I was thinking about this today and stumbled upon this question, my thoughts led me to this result. TLDR, while I find it "elegant" in that it only uses a few lines of code (could easily be a one liner), and has some mild math that simplifies to something relatively simple conceptually, this is mostly "interesting" and I haven't tested it.
If you think of an unsigned integer as being a single digit with radix 2^n where n is the number of bits in the integer, then you can map those numbers to radians around the unit circle, e.g.
radians(x) = x * (2 * pi * rad / 2^n)
When the integer overflows, it is equivalent to wrapping around the circle. So calculating the carry is equivalent to calculating the number of times multiplication would wrap around the circle. To calculate the number of times we wrap around the circle we divide radians(x) by 2pi radians. e.g.
wrap(x) = radians(x) / (2*pi*rad)
= (x * (2*pi*rad / 2^n)) / (2*pi*rad / 1)
= (x * (2*pi*rad / 2^n)) * (1 / 2*pi*rad)
= x * 1 / 2^n
= x / 2^n
Which simplifies to
wrap(x) = x / 2^n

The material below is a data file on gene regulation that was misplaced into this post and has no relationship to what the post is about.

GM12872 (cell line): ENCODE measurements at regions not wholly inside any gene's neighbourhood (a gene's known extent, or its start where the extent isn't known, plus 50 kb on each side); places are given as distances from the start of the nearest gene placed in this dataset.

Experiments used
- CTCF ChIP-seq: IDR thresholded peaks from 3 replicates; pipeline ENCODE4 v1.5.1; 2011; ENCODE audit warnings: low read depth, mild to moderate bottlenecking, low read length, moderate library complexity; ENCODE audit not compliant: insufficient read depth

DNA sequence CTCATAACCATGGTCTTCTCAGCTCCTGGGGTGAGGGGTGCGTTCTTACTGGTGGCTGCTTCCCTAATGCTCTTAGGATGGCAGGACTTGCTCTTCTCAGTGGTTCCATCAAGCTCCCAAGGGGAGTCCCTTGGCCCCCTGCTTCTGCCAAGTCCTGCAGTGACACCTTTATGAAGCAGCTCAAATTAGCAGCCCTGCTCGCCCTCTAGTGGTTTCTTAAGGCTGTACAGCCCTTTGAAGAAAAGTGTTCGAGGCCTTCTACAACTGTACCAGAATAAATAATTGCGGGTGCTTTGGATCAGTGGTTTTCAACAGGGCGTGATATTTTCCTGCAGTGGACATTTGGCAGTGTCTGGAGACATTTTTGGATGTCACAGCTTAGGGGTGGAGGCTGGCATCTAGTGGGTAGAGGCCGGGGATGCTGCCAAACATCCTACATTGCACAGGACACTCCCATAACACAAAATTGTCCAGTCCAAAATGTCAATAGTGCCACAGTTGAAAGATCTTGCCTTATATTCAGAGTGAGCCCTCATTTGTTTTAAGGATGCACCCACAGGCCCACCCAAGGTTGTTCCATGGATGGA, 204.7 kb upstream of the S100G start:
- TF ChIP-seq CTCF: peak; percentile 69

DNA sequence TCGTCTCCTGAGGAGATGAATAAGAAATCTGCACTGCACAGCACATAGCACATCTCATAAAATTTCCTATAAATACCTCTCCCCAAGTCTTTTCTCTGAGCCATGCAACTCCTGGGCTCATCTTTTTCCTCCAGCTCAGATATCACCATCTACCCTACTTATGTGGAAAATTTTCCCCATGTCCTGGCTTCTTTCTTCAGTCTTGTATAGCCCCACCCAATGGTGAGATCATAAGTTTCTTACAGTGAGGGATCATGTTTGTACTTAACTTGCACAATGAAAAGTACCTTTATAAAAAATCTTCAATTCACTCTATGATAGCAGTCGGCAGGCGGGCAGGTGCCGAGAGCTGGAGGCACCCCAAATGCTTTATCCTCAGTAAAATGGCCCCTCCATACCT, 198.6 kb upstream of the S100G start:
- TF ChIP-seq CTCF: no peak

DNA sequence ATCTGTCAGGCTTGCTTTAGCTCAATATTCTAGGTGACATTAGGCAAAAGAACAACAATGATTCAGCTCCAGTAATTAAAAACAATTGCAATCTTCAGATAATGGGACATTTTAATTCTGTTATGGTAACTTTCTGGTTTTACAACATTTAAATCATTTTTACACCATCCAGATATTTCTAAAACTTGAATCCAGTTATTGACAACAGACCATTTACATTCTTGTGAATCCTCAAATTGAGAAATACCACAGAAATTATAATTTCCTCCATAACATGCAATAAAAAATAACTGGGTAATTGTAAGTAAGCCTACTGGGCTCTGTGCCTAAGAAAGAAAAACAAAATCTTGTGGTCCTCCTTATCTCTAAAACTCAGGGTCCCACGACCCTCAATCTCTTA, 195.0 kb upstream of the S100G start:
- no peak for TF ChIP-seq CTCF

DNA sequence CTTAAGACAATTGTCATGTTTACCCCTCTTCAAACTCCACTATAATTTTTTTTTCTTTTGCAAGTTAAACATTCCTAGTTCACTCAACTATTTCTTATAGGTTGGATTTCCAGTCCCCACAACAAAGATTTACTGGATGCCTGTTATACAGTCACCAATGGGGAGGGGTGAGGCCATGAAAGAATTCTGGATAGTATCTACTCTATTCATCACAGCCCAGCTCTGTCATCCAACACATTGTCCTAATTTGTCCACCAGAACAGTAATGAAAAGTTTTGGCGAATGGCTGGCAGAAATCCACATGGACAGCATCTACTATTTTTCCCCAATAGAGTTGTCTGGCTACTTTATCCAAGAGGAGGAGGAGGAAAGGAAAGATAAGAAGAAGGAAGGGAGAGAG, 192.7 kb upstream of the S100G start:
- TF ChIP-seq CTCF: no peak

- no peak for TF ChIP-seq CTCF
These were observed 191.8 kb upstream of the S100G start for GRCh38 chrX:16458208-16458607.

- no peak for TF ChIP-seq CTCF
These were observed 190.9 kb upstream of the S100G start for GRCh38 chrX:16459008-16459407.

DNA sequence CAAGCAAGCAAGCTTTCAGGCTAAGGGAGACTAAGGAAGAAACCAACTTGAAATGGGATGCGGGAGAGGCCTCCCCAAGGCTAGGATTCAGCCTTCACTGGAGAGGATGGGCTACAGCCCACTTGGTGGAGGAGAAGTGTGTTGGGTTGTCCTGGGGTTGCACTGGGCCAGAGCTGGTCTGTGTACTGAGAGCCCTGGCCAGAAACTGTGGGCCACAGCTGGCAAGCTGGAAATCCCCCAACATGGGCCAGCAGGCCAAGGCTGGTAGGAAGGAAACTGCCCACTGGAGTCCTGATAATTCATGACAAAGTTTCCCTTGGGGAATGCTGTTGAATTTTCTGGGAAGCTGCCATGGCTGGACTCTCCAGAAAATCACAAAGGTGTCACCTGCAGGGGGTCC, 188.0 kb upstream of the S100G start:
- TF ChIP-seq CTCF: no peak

This makes sense. The number of times a number, for example, 15 with radix 10, wraps around is
15 / 10 = 1.5, or one and a half times. However, we can't use 2 digits here (assuming we are limited to a single 2^64 digit).
Say we have a * b, with radix R, we can calculate the carry with
Consider that: wrap(a * b) = a * wrap(b)
wrap(a * b) = (a * b) / R
a * wrap(b) = a * (b / R)
a * (b / R) = (a * b) / R
carry = floor(a * wrap(b))
Take for example
a = 9 and
b = 5, which are factors of 45 (i.e.
9 * 5 = 45).
wrap(5) = 5 / 10 = 0.5
a * wrap(5) = 9 * 0.5 = 4.5
carry = floor(9 * wrap(5)) = floor(4.5) = 4
Note that if the carry was 0, then we would not have had overflow, for example if
a = 2,
In C/C++ (if the compiler and architecture supports it) we have to use long double.
Thus we have:
long double wrap = b / 18446744073709551616.0L; // this is b / 2^64
unsigned long carry = (unsigned long)(a * wrap); // floor(a * wrap(b))
bool overflow = carry > 0;
unsigned long c = a * b;
c here is the lower significant "digit", i.e. in base 10
9 * 9 = 81,
carry = 8, and
c = 1.
This was interesting to me in theory, so I thought I'd share it, but one major caveat is with the floating point precision in computers. Using long double, there may be rounding errors for some numbers when we calculate the
wrap variable depending on how many significant digits your compiler/arch uses for long doubles, I believe it should be 20 more more to be sure. Another issue with this result, is that it may not perform as well as some of the other solutions simply by using floating points and division.